Keeping bits of knowledge to yourself may give you some kind of power, but teamwork can only work if all the facts are shared for the common good.
It may be stating the obvious, but written specifications are a relatively small part of the giant scheme of things. They are but one document in a morass of information used by designers, contractors and managers for procuring major projects. On small scale buildings, they often do not exist at all, and all the information necessary to complete a building can be incorporated on detailed drawings and preambles to pricing documents.

Specifications in any format should be seen as the transmission of knowledge from one party to another. The golden rule is that the format will be different for different projects and there is no need to produce unnecessary volumes of paper. But generally, the larger and more complex the project, the greater the need for clear, concise and co-ordinated information flow between the parties involved in delivering the design and construction. On such major projects, the “team” – that is, the client, designers, managers and builders – can be extensive, with many layers of management.

Our industry is going through a period of self-evaluation, testing itself against other industries seen as having had similar problems, in an attempt to become more efficient and profitable while delivering a better product to our clients. Success or failure depends largely, however, on how we use and transmit knowledge.

The new systems being proposed and adopted all seem to recognise the need to manage the flow of information, and realise that sharing knowledge is essential. Yet we all experience reluctance to share on a daily basis, because knowledge is power, and power is what drives careers and protects positions. Human nature dictates that knowing something others do not provides an advantage and a greater measure of control.

The designer rarely believes knowledge is power; he believes knowledge should be shared for the common good

This, of course, cuts right across the new prognosis of teamwork, shared responsibility and so on which is at the core of many practical daily problems, and specification writers fall right into the middle of it, as their sole aim is to pass on knowledge.

In my experience, successful major projects have a number of common characteristics:

  • An understanding of and respect for the problems faced by others in the team
  • Clearly defined goals people believe in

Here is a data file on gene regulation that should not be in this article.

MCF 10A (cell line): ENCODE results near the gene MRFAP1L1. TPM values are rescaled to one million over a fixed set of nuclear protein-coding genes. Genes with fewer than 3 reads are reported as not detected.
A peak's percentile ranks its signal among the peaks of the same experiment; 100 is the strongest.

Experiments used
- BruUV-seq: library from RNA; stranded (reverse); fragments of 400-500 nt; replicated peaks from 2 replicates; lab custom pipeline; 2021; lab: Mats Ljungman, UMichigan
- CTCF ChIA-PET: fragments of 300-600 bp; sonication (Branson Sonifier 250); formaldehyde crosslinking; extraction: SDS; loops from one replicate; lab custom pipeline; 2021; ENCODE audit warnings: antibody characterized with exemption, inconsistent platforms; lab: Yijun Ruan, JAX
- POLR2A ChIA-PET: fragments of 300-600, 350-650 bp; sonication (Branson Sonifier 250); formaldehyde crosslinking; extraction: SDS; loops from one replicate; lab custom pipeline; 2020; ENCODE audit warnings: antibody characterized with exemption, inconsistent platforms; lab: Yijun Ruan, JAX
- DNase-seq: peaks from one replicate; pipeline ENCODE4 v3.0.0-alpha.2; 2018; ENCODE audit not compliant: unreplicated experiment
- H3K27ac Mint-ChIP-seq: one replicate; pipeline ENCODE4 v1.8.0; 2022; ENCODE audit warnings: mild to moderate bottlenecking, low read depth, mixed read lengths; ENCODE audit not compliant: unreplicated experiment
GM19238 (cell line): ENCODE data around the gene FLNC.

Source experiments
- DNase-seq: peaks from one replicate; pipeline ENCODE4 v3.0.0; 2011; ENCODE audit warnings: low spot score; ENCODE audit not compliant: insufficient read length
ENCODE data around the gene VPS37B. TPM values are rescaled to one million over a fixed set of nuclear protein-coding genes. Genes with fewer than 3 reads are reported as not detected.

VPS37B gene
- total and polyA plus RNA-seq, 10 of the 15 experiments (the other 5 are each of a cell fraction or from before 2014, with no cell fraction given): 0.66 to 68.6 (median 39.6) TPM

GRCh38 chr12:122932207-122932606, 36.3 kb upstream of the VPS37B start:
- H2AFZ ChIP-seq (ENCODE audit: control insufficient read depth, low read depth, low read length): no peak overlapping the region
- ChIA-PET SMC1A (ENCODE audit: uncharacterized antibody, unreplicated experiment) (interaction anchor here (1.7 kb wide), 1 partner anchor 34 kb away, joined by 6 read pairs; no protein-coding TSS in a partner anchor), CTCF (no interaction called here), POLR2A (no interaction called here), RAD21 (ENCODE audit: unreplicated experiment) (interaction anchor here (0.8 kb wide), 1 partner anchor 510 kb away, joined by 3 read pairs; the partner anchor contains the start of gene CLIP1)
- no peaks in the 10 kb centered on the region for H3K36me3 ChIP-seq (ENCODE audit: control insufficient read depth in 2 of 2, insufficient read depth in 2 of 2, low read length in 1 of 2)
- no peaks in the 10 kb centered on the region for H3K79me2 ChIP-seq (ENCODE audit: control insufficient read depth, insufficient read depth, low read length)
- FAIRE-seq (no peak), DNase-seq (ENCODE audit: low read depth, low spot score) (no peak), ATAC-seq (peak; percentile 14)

• The acknowledgement that little can happen without proper design, which should reach minimum levels before a contract is entered into, plus agreement on how the post-contract design will be controlled, often with out-of-house specialists
  • Trust, openness and clarity of purpose, so the client gives the industry a fair opportunity to make a profit, within clear parameters
  • An openness and honesty in dealing with problems without a culture of blame
  • Collective involvement and flexibility in the procurement process
  • The enforcement of doctrine during construction.
Until the traditional ideology is pushed aside, we will continue to be faced with disputes, a tarnished image and low profitability. People and their functions are still stereotyped and knowledge is often only shared when forced. When was the last time a lawyer talked to an architect or specification writer about the process of design, document production or problems associated with a particular project before producing a contract? The choices given to clients by these experts rarely take into account the views of the person responsible for driving the whole process, but, in my experience, where such discussions do take place, the project benefits enormously.

If a client realises from day one that its budget or his programme requirements provide the designer with certain problems and it is made aware of them in a clear and concise manner, ways of progressing can be worked out without the need for severe penalty clauses, which seem to be the only tool available in many instances. Specifications and drawings can be prepared in such a way as to take account of these requirements if the procurement and contract processes are flexible. The problems arise when designers are given impossible dates to produce a level of information that others deem necessary.